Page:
ufacturing and Is producing many
manufactured articles which were
previously Imported. It Is plainly In
dicated that after 'the war all coun
tries will put forth their best efforts
to do their own manufacturing, and
the whole world Is being educated,
largely by tho United States, to use
better lndustrlnl methods."
French and American Officers
Make Thorough Investigation
of Machine.
MM Belle Ashlyn, oncu tho wlfo of
Billy Gould, who Is to wed Alanson
Foltunsbce, bead of one of Chicago's
lending brokerage firms, lie Is now
at the officers' school ut Fort Shuri-
Several Hundred Americans, Com
manded by an Aviation Officer, Are
Learning Airplane Construc
tion In Practical Way.
Field Headquarters of tho Ameri
can Army In France. -The stray Zep
pelin, L-10, that was downed by tho
French near Bourbonue-les-Balns,
while trying to get back to Its base,
was 000 feet long nnd tho envelopo
wns 00 feet In dlnmetcr.
French und American olllcers mado
a thorough examination of tho great
craft, but tho civilians were held
back by ropes that were stretched
around tho dirigible.
Tho gondolas are connected by n
cleated cock-walk and tho whole con
struction of tho craft was said by
her examiners to bo wonderful. Tho
outer cover Is of delicate texture,
double riveted and soldered. She wns
equipped with a wireless outfit.
Gun In Each Gondola.
The machinery Is highly compli
cated and, tho driving motors wore
equipped with 12 cylinders. Thero
was n machine gun In each of tho
gondolas and the rear ono was
equipped with hammocks for tho
crew. Apparently, however, tho for
ward gondola was fitted up ns n
cabin for the commander. The lower
portion was painted black and, the
upper pnrt n dull gray, On ono side
was painted a small Iron cross.
There wcro no bullet holes visible
' In the crnft, but tho forward gondola
! had been wrecked In descent.
It baB already been suggested tbut
the craft be sent to the Invnlldes
Pnlaco In Paris,
After Inspecting tho balloon tho
American olllcers were returning to
town Just as the Zeppelin's prison
ered crew wos belug transported
through the crowded streets.
The commanding lieutenant looked
downhearted ami disgusted. Another
olllcer was a typical old Prussian
uon-cnin with a scar on his noso us
though made by a swerd welt, Tho
men wcro well built nnd woro leath
er Jackets.
It was reported hero that another
Zeppelin was captured several kilo
meters away when tho forward gon-
dola crashed Into u tree, dumping
part of tho crew to tho ground. Tho
Zeppelin, relieved of this load, then
rose, tilted unsteadily and caught
Tho Zeppelin brought down Intnct
near here carried only Incendiary
bombs, nppnrcntly for tho purposo of
self-destruction In tho event of cap
ture. All tlte explosives evidently
hnd been dropped In England.
The French evidenced tho grentest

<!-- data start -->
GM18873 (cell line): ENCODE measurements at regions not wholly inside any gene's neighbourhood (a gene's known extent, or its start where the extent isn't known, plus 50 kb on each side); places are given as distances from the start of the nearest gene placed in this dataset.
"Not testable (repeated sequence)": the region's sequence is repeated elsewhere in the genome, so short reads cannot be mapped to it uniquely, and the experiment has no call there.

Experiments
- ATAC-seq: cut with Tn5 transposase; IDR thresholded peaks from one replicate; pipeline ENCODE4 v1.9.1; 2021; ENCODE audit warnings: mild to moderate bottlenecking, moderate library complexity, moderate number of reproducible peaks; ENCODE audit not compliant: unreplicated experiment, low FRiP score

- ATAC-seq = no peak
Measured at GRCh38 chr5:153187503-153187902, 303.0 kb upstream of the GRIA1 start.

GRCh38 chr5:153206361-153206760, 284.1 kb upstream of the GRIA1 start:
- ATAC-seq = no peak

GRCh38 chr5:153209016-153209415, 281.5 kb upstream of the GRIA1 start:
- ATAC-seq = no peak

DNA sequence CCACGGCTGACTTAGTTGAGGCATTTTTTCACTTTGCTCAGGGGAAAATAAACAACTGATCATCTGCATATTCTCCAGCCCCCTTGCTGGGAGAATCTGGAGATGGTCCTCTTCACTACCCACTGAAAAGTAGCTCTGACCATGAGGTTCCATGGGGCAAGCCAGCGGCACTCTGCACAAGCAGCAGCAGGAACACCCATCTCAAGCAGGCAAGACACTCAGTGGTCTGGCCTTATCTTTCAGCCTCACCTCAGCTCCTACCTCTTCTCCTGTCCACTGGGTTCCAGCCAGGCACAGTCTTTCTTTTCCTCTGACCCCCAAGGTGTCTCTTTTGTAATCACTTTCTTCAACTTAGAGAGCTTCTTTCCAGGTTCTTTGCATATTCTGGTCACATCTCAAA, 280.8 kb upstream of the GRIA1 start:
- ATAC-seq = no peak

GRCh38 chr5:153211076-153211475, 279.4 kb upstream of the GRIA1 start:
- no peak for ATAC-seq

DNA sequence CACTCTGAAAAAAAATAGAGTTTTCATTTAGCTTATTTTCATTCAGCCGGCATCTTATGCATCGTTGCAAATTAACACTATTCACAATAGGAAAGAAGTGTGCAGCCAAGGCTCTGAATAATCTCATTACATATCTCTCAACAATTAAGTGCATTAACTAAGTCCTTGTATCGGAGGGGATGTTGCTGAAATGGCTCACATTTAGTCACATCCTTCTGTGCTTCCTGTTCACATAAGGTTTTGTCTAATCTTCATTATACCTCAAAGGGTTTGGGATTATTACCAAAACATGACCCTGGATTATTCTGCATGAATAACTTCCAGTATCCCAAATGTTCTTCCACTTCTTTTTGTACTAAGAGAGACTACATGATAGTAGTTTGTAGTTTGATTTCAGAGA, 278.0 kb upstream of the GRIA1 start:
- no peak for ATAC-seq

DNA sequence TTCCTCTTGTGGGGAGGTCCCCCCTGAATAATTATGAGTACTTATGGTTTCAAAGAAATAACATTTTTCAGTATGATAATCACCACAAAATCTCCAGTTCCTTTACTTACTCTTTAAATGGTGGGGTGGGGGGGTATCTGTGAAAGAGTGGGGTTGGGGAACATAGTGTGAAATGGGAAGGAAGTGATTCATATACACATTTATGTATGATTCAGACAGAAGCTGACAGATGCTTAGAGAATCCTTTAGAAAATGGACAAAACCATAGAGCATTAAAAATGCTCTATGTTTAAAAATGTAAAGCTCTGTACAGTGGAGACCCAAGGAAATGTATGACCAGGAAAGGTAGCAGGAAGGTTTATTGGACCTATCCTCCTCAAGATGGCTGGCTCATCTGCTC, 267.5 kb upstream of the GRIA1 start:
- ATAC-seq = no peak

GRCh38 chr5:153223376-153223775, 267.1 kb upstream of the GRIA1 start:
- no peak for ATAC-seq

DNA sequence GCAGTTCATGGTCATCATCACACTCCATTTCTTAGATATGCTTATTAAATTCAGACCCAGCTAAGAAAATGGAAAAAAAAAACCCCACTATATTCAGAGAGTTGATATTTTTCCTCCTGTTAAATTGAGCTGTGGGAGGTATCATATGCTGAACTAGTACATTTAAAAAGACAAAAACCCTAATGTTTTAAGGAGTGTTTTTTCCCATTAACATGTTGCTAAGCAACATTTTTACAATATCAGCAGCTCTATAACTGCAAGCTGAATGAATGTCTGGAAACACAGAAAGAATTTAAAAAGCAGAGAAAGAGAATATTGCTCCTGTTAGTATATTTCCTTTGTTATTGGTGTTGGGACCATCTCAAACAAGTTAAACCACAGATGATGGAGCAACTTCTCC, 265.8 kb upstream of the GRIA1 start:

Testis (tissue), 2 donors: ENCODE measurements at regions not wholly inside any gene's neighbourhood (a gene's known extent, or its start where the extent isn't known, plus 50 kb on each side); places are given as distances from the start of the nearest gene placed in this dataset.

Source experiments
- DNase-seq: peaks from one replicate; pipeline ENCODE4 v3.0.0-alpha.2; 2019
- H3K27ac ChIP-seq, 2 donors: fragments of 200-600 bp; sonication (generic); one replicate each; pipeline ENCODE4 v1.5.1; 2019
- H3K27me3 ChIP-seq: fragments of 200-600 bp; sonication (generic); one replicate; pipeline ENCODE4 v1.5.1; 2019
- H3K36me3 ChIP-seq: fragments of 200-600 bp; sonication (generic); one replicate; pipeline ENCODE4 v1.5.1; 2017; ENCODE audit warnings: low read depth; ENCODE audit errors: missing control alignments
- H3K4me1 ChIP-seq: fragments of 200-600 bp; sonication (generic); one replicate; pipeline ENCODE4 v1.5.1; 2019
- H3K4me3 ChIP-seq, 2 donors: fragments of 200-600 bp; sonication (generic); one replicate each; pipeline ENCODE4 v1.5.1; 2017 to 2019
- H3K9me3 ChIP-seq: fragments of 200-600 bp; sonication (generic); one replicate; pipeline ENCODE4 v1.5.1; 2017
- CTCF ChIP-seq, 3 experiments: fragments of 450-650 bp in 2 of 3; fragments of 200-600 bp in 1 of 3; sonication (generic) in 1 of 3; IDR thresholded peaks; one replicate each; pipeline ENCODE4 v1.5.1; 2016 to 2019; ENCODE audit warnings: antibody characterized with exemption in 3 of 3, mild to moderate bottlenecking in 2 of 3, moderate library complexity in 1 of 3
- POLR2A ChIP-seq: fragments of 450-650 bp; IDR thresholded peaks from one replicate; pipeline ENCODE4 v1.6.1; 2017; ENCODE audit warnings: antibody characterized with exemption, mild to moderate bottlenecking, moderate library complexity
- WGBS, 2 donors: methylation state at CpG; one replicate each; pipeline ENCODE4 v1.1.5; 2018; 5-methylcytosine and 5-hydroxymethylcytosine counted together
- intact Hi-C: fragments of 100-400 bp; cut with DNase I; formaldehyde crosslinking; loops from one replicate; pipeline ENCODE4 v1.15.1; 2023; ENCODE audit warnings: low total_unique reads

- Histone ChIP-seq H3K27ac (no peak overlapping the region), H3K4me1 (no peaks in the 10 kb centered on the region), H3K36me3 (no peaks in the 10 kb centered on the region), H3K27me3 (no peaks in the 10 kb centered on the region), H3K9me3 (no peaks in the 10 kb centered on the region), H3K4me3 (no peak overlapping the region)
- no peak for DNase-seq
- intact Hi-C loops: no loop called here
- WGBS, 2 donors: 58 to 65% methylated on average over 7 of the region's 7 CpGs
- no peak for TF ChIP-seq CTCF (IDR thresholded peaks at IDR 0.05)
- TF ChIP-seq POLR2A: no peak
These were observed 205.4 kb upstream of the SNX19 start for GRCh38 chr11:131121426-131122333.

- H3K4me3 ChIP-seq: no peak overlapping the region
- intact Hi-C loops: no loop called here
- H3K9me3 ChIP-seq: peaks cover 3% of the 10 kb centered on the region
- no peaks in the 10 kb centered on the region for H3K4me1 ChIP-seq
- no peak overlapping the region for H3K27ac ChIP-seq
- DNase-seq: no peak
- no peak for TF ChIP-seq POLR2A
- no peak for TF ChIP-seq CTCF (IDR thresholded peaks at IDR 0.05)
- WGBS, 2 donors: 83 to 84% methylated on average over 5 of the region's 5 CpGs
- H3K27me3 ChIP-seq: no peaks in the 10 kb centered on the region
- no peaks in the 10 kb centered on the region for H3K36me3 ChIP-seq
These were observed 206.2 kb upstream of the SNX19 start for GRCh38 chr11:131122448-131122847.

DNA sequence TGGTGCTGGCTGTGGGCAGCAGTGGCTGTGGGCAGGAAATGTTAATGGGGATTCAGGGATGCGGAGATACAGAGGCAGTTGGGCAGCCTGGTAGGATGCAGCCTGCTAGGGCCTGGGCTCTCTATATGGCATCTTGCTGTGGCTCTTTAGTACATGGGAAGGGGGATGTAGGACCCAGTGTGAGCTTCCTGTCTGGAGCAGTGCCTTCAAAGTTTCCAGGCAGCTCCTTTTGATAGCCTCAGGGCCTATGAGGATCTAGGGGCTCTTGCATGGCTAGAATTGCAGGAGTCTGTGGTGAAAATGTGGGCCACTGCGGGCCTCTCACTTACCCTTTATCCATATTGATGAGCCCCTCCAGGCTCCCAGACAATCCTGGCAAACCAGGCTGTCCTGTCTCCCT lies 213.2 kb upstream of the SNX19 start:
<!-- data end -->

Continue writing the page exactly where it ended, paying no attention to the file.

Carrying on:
Interest In tho prize, and many
wounded were wheeled to tho sceno
in chnlrs.
Sovcrnl hundred Americans, com
manded by nn nvintlon ofllcer. nro
lenrntng nlrplano construction in
tno most practical way possible nt
n French camp n few hours' rldo
from General Bullard's student avi
ation school.
French planes of nil types wrecked
or damaged at tho front aro Bhlpped
to this camp and nro taken apart
by tho Americans under French In
structors. They nro learning bow to
mnko repairs nnd to build new mo
tors us well. Each student snnnih
half a day learning tho theorv of
airplane construction and tho other
tiuVf In actual shop practlco taking
clown motors of all types nnd rebuild
tug them.
Tho French Instructors fromientii
remove a piece of tho mechanism nnd
then ask tho Amerlotin whnt Is miss
I 111?. Klmllnr Instruction la r.1 Vein it
assembling machines. When this
euuenuonai training is completed the
men enter tho fnctory, whero mn
chines are buyt until they nro ex
perts In. all lines of nlrplano con
structlou und repair.
Country to Profit In Future From
Highways Built as Necessity of
Warfare and Defense.
It Is the general opinion of motor
ists nrrlvlng In Wushlngton from ull
parts of the country that the war
with Germany Is nctlng ns a shnrp
prod to speed up road building.
Whatever tho war costs the nation
In dollars and lives, It will result in
the building of thousands of miles of
usnble roads In nil sections, for these
hlghwnys are now rnted ns one of the
necessities of warfare nnd defense,
says Washington Stnr.
Possibilities of nn Invasion are re
mote, but now that It has been decid
ed to send nn expeditionary force
abroad, It is certain that other thou
sands will follow, hence the mobiliza
tion of troops on the seaboard Is some
thing not to be overlooked.
Railroads nte up to their ears in
other work and hnve shown their lack
of equipment to meet ordinary de
mands of n period of fast growth and
on attendnnt Jncrense of consumption.
So other means may have to be relied
upon to hustle the boys In khaki to the
.ports, wnence tney win sail ror tne
front. For this purpose the motor ve
hicle is ready, nnd nil it needs to add
to its wonderful record of efficiency In